In short, instead of dithering over lane configurations, propulsion modes, station designs, forced transfers, and a thousand other details, you could have a functioning plan in place in a matter of months. Implement at least part of the Connect '09 plan to run "R" routes in conjunction with the existing 61- and 71-series routes. Use existing equipment, routing, and stops. Do not eliminate any existing routes, though modifying headways would be necessary.

For example, for the 71A, which runs 15-minute service much of the day, run the R-equivalent trip alternating with the regular 71A trip. The routing would be identical for both, but inbound after Centre and Negley, the R would stop limited times until the edge of downtown -- Aiken, Craig, Bellefield, Atwood, Robinson, Kirkpatrick, and Stevenson, then every stop after Diamond Street. Outbound, after turning onto Forbes, stop only at Stevenson, Kirkpatrick, Robinson, Atwood, Bellefield, Craig/Centre, and Aiken, before resuming local service at Negley. Timing, run a regular 71A at :00 and :30, run an R at :15 and :45.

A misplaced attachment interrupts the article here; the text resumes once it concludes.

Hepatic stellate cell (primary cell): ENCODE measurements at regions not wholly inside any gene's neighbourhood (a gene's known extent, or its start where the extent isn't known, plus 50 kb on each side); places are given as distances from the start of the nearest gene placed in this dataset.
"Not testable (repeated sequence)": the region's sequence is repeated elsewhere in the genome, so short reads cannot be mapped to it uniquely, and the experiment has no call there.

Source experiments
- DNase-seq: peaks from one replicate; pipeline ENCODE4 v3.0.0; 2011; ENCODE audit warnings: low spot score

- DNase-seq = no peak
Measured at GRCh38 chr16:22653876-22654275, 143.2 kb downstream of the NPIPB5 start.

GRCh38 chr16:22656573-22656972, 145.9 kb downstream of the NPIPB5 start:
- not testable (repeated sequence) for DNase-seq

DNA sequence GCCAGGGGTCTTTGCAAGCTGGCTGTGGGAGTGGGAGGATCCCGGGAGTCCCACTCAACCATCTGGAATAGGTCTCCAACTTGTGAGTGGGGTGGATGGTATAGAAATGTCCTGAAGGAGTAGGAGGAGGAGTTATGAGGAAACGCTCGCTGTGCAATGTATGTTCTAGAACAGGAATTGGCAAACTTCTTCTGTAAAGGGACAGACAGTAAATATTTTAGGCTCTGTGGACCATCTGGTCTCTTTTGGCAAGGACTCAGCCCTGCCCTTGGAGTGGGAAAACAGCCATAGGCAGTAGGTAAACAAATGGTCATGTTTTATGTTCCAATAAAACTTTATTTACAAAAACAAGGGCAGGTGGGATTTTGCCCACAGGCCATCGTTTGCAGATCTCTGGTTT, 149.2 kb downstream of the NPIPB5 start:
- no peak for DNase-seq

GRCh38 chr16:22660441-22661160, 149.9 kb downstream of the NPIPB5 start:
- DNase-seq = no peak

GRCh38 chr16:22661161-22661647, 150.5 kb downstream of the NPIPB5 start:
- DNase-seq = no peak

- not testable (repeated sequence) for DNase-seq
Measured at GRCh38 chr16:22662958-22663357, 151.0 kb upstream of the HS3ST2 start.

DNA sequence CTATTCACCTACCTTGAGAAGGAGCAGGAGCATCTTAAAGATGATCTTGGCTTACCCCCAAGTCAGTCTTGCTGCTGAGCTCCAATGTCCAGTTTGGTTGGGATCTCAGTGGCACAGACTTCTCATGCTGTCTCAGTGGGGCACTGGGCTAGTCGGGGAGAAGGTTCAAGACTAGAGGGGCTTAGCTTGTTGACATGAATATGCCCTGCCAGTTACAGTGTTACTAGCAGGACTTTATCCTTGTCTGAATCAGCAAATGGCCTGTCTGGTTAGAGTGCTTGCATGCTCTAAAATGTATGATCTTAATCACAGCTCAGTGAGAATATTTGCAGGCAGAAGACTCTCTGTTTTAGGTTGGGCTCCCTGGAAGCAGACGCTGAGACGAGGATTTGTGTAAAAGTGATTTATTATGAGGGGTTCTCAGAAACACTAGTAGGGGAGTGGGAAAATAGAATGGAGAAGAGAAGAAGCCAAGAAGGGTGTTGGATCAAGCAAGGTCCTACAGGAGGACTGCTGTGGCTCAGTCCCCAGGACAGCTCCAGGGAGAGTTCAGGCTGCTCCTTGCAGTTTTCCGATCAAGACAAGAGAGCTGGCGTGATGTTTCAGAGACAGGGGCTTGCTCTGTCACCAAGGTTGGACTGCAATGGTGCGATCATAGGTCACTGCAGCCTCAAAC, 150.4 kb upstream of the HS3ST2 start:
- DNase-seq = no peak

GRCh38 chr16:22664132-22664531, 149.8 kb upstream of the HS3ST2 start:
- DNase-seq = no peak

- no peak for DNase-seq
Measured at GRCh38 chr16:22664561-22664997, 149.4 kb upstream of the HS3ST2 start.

Everyone will still have a one-seat ride to downtown. Everyone who still needs the every-stop service will still have it. The riding public gets the rapid service they've waited decades for, and they have it within a year. While I'm sure there will be a learning curve, it should be minimal. Just like the fine folks of Bridgeville and McCandless can distinguish between 31/G31 and 12/O12, respectively, I'm sure the residents along the chosen R corridors will learn quickly enough.

Meanwhile, plans can still continue for installing traffic signal hold-green technology, modifying travel lanes, constructing pre-pay stations, special rolling stock, etc. None of that is on the critical path to a fast bus, and none of what I am proposing needs the approval of anyone outside this room.

Implement this for one 61 and one 71 route in 2017, and commit to running them for one full year. I think you'll find it will work well, and if it doesn't, you can call it quits without having built or rearranged a thing.